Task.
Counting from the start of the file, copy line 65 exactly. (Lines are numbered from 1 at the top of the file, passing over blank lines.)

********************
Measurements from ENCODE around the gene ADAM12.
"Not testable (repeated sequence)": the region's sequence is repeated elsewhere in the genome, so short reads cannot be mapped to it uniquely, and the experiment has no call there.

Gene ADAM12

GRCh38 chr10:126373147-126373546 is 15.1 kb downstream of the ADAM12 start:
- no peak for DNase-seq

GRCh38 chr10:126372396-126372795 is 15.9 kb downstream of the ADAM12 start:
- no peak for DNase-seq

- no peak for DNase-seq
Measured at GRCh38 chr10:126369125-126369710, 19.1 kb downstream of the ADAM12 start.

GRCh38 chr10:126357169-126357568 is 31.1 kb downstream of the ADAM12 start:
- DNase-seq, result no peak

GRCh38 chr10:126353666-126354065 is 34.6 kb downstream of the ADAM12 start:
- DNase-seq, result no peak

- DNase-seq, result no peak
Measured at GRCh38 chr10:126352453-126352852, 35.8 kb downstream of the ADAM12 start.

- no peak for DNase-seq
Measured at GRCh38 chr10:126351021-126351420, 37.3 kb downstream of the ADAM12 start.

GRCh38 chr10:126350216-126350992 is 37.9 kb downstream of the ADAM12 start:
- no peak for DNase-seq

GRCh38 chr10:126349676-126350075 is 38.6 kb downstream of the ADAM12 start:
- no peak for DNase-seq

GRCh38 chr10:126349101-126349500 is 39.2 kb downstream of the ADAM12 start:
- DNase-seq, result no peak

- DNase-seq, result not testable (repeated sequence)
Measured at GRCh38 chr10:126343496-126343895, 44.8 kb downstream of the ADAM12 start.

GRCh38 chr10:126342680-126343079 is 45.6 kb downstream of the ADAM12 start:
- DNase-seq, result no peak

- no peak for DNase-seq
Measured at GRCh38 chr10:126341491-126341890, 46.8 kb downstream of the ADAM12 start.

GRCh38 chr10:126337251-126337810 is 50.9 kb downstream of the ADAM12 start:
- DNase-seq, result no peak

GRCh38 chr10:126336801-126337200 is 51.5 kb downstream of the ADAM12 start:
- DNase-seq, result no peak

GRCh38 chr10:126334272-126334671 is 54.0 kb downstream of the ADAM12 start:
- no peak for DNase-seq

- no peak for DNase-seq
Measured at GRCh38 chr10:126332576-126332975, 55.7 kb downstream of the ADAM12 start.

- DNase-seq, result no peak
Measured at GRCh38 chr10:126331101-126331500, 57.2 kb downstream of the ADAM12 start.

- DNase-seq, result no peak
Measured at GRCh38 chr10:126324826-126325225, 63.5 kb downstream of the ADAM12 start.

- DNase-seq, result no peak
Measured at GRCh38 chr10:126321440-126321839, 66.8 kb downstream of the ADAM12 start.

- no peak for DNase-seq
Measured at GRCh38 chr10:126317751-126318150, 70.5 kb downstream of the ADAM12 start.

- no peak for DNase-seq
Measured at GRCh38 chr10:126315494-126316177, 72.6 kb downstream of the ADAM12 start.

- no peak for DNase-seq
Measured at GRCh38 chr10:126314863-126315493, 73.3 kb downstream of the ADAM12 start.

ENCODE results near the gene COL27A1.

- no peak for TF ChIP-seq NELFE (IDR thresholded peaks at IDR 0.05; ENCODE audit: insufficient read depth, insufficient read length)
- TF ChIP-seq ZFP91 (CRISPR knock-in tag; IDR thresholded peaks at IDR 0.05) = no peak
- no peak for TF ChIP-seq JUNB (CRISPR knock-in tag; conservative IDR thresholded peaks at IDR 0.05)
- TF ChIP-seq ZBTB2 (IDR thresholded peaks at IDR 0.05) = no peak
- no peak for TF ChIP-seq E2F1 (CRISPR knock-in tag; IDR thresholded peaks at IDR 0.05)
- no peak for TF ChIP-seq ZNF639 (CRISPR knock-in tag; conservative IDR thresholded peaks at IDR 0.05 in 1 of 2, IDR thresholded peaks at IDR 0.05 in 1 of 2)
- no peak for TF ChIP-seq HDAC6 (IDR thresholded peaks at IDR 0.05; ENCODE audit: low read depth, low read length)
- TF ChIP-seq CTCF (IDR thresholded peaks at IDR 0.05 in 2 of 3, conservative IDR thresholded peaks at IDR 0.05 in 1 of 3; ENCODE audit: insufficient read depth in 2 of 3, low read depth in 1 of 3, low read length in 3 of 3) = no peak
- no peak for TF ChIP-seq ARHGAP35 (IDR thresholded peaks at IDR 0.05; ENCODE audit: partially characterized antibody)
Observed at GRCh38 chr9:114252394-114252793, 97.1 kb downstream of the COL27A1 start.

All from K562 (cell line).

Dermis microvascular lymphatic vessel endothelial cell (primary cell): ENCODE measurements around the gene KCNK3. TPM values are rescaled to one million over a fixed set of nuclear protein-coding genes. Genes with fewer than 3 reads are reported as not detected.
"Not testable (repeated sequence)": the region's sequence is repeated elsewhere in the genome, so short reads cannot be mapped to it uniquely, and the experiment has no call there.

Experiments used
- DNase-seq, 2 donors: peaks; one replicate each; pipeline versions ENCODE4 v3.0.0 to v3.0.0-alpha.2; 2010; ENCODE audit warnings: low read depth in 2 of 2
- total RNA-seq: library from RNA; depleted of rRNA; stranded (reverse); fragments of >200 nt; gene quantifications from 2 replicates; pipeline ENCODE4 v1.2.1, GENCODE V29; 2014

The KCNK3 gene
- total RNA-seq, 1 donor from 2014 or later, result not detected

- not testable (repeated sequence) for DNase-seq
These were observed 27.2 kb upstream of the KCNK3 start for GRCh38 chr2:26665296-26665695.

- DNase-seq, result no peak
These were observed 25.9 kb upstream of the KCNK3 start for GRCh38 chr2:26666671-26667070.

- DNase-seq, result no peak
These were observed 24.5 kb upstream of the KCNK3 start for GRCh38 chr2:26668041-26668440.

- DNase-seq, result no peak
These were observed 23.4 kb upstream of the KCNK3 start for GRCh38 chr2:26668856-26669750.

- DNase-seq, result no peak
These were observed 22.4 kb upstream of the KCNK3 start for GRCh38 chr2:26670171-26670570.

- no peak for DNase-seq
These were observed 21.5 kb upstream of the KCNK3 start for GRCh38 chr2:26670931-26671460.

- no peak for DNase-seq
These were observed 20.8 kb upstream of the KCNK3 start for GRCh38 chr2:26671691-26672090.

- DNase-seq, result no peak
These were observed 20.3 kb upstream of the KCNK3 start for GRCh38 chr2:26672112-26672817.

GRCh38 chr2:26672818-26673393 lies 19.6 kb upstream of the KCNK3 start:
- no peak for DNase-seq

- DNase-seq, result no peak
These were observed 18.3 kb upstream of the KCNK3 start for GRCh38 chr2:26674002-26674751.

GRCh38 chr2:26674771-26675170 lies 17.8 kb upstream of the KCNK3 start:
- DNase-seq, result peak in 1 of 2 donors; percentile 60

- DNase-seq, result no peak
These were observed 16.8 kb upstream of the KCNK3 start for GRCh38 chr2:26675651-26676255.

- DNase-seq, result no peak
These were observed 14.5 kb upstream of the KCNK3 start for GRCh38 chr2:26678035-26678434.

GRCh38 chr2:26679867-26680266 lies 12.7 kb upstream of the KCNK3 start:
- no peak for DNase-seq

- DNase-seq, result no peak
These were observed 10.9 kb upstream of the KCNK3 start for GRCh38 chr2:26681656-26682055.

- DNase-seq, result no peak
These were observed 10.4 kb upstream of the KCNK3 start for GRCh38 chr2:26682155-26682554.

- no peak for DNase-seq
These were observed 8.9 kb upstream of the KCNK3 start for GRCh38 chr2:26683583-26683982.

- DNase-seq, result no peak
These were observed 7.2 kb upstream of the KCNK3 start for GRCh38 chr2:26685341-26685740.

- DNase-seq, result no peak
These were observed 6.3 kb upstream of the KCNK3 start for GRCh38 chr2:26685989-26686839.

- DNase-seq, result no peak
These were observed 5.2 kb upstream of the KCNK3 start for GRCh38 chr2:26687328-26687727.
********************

- DNase-seq, 2 donors: peaks; one replicate each; pipeline versions ENCODE4 v3.0.0 to v3.0.0-alpha.2; 2010; ENCODE audit warnings: low read depth in 2 of 2